By Jonny Dymond
BBC News, Brussels
At first sight it is hard to see the connection between a man who murdered at least nine young women in France and Belgium and item (13) on the agenda of this week's meeting of the European Union Justice and Home Affairs (JHA) Council.
Fourniret has confessed to a number of killings
When Frenchman Michel Fourniret confessed to killing nine women between 1987 and 2001 he was already in custody for attempted child abduction in Belgium.
What stunned the authorities was the fact that he had been given a job in a school in Belgium despite the fact that he had been jailed in France for child sex offences.
There are parallels between the Fourniret case and that of Ian Huntley, in the UK, who was employed as a school caretaker despite having been the subject of many sexual assault allegations.
Gaps between countries
Huntley went on to murder two girls, Holly Wells and Jessica Chapman in Soham, Cambridgeshire.
Huntley fell through a deficient national net. But in Fourniret's case, he fell through the gaps between countries.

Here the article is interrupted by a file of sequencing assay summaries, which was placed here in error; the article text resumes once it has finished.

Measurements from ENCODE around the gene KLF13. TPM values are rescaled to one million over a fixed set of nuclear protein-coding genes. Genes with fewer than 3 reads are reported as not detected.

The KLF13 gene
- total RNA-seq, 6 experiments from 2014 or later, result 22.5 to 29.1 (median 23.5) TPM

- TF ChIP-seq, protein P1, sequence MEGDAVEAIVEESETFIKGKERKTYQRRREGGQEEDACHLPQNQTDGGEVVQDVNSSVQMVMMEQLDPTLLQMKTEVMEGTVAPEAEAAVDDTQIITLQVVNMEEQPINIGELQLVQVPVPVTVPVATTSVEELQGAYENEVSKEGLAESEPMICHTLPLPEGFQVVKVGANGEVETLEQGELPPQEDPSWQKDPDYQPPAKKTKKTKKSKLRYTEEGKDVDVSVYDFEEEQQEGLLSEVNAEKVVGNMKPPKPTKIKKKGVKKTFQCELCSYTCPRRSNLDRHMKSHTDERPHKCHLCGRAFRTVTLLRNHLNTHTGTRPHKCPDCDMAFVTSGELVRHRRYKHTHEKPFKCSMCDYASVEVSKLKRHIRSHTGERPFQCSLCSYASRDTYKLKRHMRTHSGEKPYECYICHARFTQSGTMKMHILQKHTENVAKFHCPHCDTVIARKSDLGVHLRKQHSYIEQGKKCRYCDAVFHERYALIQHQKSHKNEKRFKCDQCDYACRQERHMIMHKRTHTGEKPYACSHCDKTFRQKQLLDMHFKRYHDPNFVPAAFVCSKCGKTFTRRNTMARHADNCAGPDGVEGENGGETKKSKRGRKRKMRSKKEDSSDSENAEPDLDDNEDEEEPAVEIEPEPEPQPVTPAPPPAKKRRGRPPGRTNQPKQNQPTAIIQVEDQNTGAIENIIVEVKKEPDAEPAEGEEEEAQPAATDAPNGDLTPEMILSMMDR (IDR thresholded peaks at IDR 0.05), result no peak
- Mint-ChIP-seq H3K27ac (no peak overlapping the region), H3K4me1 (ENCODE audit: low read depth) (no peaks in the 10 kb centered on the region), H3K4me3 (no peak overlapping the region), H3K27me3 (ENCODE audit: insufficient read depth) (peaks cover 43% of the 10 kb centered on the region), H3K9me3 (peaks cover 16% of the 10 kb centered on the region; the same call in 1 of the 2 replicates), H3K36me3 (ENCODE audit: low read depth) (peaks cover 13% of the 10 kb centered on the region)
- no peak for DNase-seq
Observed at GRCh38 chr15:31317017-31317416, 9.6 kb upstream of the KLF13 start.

There was no international net, no way of passing information about convictions or disqualifications between countries which now have open borders.
From the Fourniret case sprang a determination to create such a net - and that is where item (13) at this week's JHA comes in to play.
Its title leans towards tedium - "Draft Framework Decision on taking account of convictions in the Member States of the European Union in the course of new criminal proceedings".
But it is another part of the criminal justice net being stretched across a more and more borderless Europe.
In most jurisdictions, most second or third offences carry a much heavier punishment than a first offence.
But at present a court in France, for example, does not recognise the punishment handed out by a court in, say, Italy.
If and when the member states agree on the Draft Framework Decision, courts across the EU will recognise each other's actions.
So, as long as the information makes its way smoothly around 25 different criminal justice systems - a rather large qualification if past failings are anything to go by - previous convictions will be taken into account.
There are four steps to this programme - the exchange of information, the (legal) recognition of such information, the recognition of disqualification and getting electronic systems to talk to each other.
The last of these will take a long time, and require many safeguards. But with each step Europe's different judicial systems are reflecting the realities of Europe's open, single, market.